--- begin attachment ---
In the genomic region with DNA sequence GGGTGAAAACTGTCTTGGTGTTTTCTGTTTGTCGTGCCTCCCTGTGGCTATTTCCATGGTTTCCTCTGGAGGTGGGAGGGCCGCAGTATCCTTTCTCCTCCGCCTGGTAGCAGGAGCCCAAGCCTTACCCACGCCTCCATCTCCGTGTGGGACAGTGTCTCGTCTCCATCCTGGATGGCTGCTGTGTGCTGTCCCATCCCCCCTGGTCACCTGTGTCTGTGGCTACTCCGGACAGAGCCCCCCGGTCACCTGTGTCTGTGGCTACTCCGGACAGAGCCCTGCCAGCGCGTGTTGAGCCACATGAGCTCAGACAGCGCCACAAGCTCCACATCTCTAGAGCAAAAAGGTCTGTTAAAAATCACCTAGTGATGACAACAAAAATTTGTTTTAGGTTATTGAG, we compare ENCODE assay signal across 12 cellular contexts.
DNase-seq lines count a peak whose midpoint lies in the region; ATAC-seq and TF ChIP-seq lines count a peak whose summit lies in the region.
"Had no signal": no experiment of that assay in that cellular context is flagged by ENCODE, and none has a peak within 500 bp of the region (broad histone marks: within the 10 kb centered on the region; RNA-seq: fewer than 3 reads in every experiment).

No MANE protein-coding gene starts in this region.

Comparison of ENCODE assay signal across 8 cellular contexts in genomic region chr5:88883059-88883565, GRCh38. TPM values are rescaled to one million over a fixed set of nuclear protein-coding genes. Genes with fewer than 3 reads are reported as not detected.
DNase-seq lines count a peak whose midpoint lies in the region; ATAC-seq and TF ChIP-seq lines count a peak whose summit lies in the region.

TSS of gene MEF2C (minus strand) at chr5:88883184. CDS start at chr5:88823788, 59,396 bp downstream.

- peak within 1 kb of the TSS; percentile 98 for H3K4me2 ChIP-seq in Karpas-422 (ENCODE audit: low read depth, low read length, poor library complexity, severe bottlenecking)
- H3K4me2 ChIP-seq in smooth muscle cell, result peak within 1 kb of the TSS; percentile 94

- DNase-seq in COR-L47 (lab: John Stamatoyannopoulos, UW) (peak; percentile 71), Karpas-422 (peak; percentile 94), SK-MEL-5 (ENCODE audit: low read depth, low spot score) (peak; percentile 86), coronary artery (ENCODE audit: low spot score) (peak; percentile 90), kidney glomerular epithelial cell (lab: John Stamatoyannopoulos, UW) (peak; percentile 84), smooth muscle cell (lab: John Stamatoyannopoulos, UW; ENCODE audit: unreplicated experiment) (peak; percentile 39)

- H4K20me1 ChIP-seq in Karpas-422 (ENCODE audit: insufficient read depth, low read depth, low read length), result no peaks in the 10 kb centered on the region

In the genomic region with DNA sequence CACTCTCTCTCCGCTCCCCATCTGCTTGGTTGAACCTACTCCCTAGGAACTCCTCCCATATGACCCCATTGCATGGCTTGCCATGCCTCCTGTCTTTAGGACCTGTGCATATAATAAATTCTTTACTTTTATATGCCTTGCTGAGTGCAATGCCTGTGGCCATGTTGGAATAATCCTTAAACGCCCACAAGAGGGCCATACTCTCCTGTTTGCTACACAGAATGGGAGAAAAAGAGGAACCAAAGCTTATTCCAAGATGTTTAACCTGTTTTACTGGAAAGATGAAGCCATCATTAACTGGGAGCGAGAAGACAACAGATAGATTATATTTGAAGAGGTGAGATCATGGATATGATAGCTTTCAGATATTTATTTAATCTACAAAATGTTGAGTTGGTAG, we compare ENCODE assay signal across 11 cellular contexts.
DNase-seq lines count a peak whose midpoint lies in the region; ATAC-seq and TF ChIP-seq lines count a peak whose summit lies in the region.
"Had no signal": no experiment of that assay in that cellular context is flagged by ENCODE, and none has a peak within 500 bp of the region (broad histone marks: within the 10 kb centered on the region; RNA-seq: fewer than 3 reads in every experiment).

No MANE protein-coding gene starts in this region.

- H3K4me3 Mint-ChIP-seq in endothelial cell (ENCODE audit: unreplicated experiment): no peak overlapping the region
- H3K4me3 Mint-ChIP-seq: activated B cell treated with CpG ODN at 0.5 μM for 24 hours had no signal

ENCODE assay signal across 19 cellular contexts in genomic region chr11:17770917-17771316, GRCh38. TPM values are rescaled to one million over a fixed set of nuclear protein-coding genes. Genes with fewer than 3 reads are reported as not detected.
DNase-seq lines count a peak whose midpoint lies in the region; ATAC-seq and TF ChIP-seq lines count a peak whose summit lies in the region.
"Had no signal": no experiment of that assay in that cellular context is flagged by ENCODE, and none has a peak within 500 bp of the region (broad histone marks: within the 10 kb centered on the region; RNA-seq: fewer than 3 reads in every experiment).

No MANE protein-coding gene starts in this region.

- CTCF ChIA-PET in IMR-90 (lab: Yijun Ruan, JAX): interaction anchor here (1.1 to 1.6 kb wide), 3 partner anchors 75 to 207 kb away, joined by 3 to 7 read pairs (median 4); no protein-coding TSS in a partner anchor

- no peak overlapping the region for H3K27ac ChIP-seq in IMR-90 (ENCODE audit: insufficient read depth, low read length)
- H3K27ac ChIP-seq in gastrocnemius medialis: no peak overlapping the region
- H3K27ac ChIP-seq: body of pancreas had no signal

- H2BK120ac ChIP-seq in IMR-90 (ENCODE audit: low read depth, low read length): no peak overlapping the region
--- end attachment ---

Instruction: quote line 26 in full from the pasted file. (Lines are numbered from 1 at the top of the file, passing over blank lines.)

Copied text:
- H2BK120ac ChIP-seq in IMR-90 (ENCODE audit: low read depth, low read length): no peak overlapping the region